Design, Fabrication and Validation of a CMOS-MEMS Kelvin Probe Force Microscope
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The Kelvin Probe Force Microscope is a type of scanning probe instrument that is used to discern the different work functions of a sample. A sharp probe at the end of a cantilever is lowered onto a substrate where electrostatic forces, caused by the difference in work function cause the cantilever to oscillate at the modulated frequency. Using this instrument, high resolution images can be obtained, mapping the surface electronic characteristics. However, developments of this instrument have generally been limited to obtaining higher resolution images as well as reducing noise in the output, limiting the widespread appeal of this expensive instrument. There exist many applications where extremely cheap, low footprint and easy-to-use Kelvin Probe Force Microscopes would be beneficial. In order to cheaply produce this microscope in batch, a post-processed CMOS-MEMS device is utilized. The polysilicon resistors act as a strain gauge such that a conventional optical system will not have to be employed. The ability to use integrated bimorph actuators on chip allow for movement of the cantilever without the employment of large piezoelectric stages with creep effects. Embedded electronics can be fabricated with the CMOS process alongside the MEMS device, allowing full integration of an on board amplifier and read out system. In general, a large table top system can be minimized onto the size of a <1 mm2 area, a microcontroller and a computer. In this work, a Kelvin Probe Force Microscope is designed, fabricated and validated. A MEMS device was designed following similar characteristics of a generic cantilever beam. The stiffness, length, resonant frequency, and other tip characteristics can be mimicked with careful design. The resultant designs were fabricated using a CMOS-MEMS process. In order to obtain a sharper tip with modified characteristics, various methods were employed; such as gallium-aluminum alloy tip formation as well as electroless plating onto the tip of the device. Finally, the resultant device is tested against a sample. It was seen that the MEMS device followed similar characteristics of the conventional microscope itself, validating the equations that define the method. Bimorph actuators were tested to show movement, allowing the integration of the cantilever with the XYZ-stage. Work function changes are observed while scanning different materials. It is shown throughout the course of this thesis, that a true Kelvin Probe Force Microscope can be designed, fabricated and validated using CMOS-MEMS technology.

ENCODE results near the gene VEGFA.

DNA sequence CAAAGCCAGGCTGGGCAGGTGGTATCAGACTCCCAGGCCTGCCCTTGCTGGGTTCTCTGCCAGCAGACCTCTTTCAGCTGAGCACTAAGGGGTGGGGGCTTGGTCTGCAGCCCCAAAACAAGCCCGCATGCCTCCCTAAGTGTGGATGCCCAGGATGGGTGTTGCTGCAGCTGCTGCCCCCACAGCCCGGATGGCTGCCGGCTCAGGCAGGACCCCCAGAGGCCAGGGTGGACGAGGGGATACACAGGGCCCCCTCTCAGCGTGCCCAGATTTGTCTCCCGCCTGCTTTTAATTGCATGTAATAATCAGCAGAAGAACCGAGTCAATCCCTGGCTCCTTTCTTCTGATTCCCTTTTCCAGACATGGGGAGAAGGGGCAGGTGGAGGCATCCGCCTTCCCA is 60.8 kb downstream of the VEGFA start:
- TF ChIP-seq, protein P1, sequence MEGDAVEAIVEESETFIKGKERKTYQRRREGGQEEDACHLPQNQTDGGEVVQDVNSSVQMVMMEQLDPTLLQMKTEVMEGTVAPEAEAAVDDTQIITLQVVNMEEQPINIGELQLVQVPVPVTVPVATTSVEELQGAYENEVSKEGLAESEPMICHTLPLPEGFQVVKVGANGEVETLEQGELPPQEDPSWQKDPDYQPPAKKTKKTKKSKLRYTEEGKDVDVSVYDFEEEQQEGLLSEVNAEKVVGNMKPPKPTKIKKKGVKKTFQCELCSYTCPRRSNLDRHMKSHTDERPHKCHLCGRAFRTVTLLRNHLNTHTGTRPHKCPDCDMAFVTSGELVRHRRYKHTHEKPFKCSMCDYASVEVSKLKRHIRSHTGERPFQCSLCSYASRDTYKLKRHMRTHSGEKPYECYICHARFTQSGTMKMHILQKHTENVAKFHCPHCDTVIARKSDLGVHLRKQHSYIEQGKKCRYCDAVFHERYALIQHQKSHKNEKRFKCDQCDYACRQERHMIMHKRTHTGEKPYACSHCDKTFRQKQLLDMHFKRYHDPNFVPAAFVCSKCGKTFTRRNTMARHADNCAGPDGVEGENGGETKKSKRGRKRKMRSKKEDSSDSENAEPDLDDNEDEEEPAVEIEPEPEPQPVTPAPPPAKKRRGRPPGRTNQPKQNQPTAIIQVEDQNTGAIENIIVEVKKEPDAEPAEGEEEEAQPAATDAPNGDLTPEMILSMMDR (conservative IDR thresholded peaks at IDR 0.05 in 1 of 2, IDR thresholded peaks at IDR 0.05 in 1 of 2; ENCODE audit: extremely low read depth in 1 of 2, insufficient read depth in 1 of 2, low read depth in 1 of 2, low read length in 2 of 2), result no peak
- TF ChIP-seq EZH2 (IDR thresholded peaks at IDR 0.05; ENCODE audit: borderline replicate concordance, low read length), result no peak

Cite this version of the work
Geoffrey Lee (2013). Design, Fabrication and Validation of a CMOS-MEMS Kelvin Probe Force Microscope. UWSpace. http://hdl.handle.net/10012/7452